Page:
@rafaelfranca That's an interesting point, although of course in my common use case it's fine because this is primarily used for populating a column that has been created in the same migration (so a rollback will just erase the whole column).

Is there a more conventional way to do data migrations? As far as I knew, there's only one kind of migration available in Active Record so I use it for both schema and data.

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rafaelfranca commented Nov 7, 2017

Yeah, right now active record don't have any other way to do it. My problem is not with doing it in the same migration as the structure change is being made. At Shopify for example we wrote a new framework to do data migrations to avoid this kind of problem that I mentioned but before this new framework we avoided to do data migrations in the same migration as a structure migration.

@jeremy

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jeremy commented Nov 7, 2017

IMO the reversible block is an appropriate level of ceremony to capture this data migration. It's clear what's happening and why. Introducing a populate method encourages data migrations without a complete story to substantiate it. Alternatively, we could introduce a shortcut "on-up-only" method to simplify the reversible block, e.g. up { … } and down { … } that do def up(&b) reversible { |dir| dir.up(&b) } end.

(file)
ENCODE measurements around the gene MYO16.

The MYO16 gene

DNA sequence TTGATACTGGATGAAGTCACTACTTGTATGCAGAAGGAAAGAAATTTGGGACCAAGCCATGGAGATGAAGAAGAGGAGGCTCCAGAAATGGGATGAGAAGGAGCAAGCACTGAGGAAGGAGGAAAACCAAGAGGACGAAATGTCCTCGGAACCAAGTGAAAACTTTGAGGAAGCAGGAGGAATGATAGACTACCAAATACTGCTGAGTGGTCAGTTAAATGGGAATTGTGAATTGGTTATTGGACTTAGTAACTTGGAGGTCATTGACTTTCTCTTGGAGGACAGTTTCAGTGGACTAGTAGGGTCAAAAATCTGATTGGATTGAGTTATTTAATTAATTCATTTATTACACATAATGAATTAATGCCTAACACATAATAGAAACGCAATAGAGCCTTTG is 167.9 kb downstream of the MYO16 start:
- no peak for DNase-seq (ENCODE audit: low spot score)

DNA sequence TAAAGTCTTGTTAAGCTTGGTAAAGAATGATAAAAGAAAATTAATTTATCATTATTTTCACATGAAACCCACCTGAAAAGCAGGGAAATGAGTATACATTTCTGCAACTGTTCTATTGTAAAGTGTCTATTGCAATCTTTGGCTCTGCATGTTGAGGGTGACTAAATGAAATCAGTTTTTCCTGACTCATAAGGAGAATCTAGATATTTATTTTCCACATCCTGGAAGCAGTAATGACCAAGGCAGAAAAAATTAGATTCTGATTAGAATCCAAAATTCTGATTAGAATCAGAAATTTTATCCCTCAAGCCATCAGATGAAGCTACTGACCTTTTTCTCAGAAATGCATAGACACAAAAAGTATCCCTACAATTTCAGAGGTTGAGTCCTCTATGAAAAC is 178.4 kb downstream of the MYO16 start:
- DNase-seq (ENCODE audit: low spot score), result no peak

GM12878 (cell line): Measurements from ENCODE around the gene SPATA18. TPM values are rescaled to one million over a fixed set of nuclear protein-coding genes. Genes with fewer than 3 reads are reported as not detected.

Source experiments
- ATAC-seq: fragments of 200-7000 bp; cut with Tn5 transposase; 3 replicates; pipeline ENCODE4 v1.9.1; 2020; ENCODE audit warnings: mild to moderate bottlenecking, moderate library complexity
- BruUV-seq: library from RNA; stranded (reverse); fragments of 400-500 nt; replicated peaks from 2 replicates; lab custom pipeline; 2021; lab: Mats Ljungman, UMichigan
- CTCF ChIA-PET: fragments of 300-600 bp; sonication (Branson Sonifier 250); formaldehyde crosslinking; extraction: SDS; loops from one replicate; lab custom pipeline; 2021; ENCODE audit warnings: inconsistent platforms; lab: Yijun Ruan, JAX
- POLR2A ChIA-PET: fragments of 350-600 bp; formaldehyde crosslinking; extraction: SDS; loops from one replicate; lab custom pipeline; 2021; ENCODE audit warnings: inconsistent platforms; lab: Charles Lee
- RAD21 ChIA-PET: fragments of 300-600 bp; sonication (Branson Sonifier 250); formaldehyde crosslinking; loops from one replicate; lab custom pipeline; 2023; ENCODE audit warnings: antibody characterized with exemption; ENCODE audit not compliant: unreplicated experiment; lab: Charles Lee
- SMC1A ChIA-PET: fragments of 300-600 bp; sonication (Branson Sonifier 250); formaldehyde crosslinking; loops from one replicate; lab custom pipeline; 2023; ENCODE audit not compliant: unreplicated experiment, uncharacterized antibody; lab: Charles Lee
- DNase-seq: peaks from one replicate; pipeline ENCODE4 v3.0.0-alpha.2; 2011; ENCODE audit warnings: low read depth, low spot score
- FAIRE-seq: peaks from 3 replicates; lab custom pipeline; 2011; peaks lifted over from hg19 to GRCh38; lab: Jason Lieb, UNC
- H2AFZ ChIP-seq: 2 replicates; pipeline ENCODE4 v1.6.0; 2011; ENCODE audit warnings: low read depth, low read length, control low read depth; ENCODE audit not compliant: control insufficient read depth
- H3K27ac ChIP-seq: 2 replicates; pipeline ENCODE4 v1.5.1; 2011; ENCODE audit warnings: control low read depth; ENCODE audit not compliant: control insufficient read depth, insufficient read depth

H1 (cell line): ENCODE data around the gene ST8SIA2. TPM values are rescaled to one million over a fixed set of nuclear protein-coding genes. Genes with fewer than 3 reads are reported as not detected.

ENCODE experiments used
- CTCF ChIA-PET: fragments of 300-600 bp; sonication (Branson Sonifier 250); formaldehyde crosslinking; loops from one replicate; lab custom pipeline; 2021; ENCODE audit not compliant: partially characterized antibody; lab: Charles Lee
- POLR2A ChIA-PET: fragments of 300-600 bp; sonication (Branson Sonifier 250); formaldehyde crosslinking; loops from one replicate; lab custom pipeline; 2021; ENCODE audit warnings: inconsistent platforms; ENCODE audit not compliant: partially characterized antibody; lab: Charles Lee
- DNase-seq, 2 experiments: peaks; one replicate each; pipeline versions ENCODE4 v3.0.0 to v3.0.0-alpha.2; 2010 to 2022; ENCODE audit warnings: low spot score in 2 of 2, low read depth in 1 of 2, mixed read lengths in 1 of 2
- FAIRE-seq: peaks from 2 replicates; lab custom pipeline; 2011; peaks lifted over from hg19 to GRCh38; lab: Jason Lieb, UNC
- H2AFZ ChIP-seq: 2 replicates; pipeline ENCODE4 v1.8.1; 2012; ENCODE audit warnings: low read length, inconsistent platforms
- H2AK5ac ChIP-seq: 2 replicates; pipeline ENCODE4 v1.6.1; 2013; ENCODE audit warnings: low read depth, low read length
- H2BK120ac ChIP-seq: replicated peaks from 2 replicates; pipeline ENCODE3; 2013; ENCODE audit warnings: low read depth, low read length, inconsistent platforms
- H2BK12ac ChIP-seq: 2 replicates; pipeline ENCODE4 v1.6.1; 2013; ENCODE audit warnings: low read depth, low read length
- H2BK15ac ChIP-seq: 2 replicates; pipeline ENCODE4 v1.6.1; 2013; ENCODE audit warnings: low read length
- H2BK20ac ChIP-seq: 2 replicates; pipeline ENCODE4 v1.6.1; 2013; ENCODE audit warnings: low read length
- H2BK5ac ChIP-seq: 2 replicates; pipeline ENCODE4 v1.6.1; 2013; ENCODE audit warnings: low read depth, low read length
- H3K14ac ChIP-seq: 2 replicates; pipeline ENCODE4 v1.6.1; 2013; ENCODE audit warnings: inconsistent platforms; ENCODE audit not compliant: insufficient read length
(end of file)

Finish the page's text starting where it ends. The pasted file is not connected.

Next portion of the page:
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pedantic-git commented Nov 7, 2017

I'm certainly happy to call it up. I just felt like an up-only reversible is way too much boilerplate when you're just doing a one-line data migration.

@matthewd

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matthewd commented Nov 7, 2017

I fully support doing data migrations in migrations -- if you're rearranging tables & columns that currently have data in them, it is The Right Thing for you to carry their existing data with them as needed, and to correspondingly back-fill new fields, such that they reflect the most reasonable approximation of the state the DB would end up in if the user performed those same operations against the post-migration version of the app. (Or, semi-equivalently, such that they behave in the way most consistent with their pre-migration form -- as in the published: true example.)

To my view, the fact that your entire migration will be reverted if something goes wrong is a feature not a problem: unless you have an inordinate amount of data [in which case you probably have a more complex migration story anyway], for the average app, it's ideal that the schema and data are never out of sync.

For me the danger is in any encouragement for people to use migrations to seed, which is very different from back-filling a column, but also sounds a lot like "populate". (The distinction is in whether they need to be performed on an empty database, as you'll get from db:schema:load.)